Symptoms of monkeypox can include fever, headache, muscle aches, swollen lymph nodes, chills, exhaustion and a rash on the skin that can look like pimples or blisters.
The rash goes through different stages, developing into pustules before healing.
About 41,500 courses of the monkeypox vaccine Jynneos have been distributed to states and other jurisdictions across the United States, according to data published Wednesday by the US Department of Health and Human Services.
A course of Jynneos involves two doses four weeks apart.
The Biden administration announced last week that the strategy for distributing monkeypox vaccines would focus on areas with the highest case rates and overall risk. The District of Columbia has the most reported cases per capita, by far, and has received the most vaccine doses per capita, the new HHS data shows.
Vaccine distribution has also been heavily concentrated in California, Illinois and New York, particularly the three largest US cities: New York, Los Angeles and Chicago.
Massachusetts, Hawaii and Colorado also received a large share of the vaccine distribution to date.
Eleven states have not received any monkeypox vaccine, according to the data; none of them has reported any cases to the CDC.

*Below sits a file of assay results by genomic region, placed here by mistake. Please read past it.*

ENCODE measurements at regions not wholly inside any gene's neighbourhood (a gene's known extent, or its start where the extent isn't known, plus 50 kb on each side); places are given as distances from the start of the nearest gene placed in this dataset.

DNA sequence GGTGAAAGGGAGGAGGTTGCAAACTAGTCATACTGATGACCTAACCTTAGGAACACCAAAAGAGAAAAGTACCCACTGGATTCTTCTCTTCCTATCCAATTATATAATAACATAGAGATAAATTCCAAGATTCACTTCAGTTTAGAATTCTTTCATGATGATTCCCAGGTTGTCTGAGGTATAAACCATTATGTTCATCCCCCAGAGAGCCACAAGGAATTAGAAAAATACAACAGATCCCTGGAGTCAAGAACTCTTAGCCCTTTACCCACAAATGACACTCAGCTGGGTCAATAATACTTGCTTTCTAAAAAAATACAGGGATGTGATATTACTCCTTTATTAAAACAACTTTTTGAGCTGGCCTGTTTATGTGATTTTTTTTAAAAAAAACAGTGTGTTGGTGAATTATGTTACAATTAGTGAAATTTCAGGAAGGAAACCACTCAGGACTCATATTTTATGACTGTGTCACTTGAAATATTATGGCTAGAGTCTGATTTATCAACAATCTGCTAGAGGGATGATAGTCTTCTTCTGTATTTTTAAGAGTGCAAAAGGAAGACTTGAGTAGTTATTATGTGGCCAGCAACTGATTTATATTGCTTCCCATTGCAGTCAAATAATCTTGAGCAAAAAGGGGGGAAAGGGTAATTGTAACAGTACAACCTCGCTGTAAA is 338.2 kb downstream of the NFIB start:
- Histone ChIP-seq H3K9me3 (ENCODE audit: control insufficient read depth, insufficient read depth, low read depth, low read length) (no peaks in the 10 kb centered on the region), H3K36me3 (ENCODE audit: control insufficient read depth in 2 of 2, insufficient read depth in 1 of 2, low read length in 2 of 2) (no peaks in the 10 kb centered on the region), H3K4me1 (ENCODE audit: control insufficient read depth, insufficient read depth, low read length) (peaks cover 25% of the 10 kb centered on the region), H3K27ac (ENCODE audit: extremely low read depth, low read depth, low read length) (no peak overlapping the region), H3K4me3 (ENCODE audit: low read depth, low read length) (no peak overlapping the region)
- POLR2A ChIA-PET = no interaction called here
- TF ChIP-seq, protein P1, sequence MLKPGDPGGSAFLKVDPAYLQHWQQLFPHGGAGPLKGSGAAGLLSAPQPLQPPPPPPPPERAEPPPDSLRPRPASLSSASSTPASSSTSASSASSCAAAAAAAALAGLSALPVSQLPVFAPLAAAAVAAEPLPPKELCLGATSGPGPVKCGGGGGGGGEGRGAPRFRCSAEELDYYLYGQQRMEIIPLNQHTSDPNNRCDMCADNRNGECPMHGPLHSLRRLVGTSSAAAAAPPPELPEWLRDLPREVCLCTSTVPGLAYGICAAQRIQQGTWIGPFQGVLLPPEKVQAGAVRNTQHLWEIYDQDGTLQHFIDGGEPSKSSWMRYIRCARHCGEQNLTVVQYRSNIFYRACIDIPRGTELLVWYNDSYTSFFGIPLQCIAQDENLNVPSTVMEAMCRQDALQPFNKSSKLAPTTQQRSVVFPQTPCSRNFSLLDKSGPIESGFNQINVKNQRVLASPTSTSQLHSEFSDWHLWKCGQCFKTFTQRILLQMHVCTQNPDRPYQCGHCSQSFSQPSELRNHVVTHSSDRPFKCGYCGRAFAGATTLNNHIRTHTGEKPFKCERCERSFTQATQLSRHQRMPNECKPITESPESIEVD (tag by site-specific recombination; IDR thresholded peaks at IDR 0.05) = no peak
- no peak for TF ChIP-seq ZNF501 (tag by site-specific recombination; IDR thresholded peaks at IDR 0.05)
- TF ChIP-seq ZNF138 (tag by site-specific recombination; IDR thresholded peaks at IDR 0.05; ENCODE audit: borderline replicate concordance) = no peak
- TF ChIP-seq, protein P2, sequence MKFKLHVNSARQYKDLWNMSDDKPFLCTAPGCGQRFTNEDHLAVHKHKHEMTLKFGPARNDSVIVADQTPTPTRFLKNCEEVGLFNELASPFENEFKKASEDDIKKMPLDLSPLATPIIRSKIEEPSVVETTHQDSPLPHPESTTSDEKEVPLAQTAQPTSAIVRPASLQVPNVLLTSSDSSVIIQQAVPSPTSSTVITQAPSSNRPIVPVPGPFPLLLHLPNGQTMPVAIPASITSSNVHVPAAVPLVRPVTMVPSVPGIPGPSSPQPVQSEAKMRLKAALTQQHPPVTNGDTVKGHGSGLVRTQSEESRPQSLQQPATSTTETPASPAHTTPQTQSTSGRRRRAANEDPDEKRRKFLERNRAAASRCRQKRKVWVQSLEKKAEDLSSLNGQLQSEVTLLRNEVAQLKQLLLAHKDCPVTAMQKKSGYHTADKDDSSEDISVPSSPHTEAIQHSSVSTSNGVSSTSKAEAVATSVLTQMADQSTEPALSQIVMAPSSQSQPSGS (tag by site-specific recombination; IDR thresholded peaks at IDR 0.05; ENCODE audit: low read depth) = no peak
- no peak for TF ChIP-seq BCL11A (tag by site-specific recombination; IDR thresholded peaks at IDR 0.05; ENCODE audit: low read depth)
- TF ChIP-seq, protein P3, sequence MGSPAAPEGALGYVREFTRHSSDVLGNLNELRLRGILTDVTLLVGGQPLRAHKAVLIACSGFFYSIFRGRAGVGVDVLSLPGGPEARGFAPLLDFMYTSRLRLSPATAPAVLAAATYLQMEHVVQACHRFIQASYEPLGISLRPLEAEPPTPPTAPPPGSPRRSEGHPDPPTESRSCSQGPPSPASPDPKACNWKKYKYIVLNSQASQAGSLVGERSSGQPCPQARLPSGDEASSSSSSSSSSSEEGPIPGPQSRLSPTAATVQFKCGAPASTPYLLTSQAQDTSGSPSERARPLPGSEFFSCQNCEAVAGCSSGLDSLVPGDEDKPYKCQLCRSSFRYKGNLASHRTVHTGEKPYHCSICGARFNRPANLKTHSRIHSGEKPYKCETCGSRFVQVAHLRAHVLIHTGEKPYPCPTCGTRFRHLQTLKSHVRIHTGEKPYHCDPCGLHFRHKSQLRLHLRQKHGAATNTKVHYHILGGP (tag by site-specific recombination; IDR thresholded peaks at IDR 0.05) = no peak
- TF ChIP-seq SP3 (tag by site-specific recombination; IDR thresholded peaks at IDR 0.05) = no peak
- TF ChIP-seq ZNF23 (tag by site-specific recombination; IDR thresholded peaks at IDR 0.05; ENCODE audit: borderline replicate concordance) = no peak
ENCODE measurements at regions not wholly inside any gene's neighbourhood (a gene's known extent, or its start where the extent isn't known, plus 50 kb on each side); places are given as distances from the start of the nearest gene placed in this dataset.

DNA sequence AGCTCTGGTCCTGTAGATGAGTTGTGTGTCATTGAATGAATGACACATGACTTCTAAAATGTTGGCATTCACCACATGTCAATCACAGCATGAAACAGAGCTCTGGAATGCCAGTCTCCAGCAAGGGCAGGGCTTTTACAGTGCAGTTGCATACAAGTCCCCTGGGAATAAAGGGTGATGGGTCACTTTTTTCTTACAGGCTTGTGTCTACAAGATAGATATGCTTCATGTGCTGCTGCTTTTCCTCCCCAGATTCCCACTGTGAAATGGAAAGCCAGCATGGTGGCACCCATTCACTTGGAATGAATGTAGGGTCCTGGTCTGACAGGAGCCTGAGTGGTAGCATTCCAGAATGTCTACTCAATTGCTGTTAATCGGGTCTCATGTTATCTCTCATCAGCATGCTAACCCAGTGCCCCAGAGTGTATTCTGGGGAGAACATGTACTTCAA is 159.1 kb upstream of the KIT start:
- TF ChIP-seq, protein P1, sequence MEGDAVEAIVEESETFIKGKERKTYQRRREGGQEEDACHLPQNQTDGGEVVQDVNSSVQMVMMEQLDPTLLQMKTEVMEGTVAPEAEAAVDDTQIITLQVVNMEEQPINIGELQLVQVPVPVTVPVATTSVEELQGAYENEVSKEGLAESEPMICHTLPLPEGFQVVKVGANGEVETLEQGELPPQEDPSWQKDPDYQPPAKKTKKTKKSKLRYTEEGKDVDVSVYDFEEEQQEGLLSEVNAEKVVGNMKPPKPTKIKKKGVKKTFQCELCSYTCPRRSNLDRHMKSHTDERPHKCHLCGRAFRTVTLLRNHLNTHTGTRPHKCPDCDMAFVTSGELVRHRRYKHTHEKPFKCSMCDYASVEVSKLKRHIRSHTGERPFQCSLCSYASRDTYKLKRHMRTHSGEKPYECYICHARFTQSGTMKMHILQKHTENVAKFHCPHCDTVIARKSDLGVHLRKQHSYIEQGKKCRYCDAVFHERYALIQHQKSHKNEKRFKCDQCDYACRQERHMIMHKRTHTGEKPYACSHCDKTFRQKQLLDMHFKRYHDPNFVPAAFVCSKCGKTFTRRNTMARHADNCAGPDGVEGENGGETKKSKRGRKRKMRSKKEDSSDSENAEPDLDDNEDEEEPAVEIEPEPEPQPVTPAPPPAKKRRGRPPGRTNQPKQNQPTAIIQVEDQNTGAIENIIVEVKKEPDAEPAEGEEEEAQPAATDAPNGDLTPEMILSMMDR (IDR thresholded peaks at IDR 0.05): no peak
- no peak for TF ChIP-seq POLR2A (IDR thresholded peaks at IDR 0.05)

Efforts are also underway to ramp up testing for the virus in the US.
The commercial laboratory company Labcorp will begin monkeypox testing Wednesday at its largest facility in the United States, doubling the nation’s capacity to test for the virus, according to the US Centers for Disease Control and Prevention.
The CDC announced Wednesday that Labcorp will be able to accept specimens for testing from anywhere in the United States, and the company expects to perform up to 10,000 tests per week.
The outbreak has led to 605 probable or confirmed cases in the US as of Wednesday evening. Cases have been reported in 34 states, the District of Columbia and Puerto Rico. Three of the cases were non-US residents.
“The ability of commercial labs to test for monkeypox is a key pillar in our comprehensive strategy to combat this disease,” CDC Director Dr. Rochelle Walensky said Wednesday. “This will not only increase testing capacity but will make it more convenient for providers and patients to access tests by using existing provider-to-lab relationships.”
If someone thinks they could have a monkeypox infection, a provider will have to order a test. “The public will not be able to go to a Labcorp lab and submit a specimen,” the CDC said in its statement.
The CDC’s Laboratory Response Network has been conducting most of the monkeypox-specific testing in the US, but on June 22, the US Department of Health and Human Services announced that monkeypox testing would expand to five commercial labs: Aegis Science, Labcorp, Mayo Clinic Laboratories, Quest Diagnostics and Sonic Healthcare.
The CDC confirmed Wednesday that it had shipped tests to the labs and that their employees have been trained on how to administer the tests. “CDC anticipates additional commercial laboratories will come online and monkeypox testing capacity will continue to increase throughout the month of July.”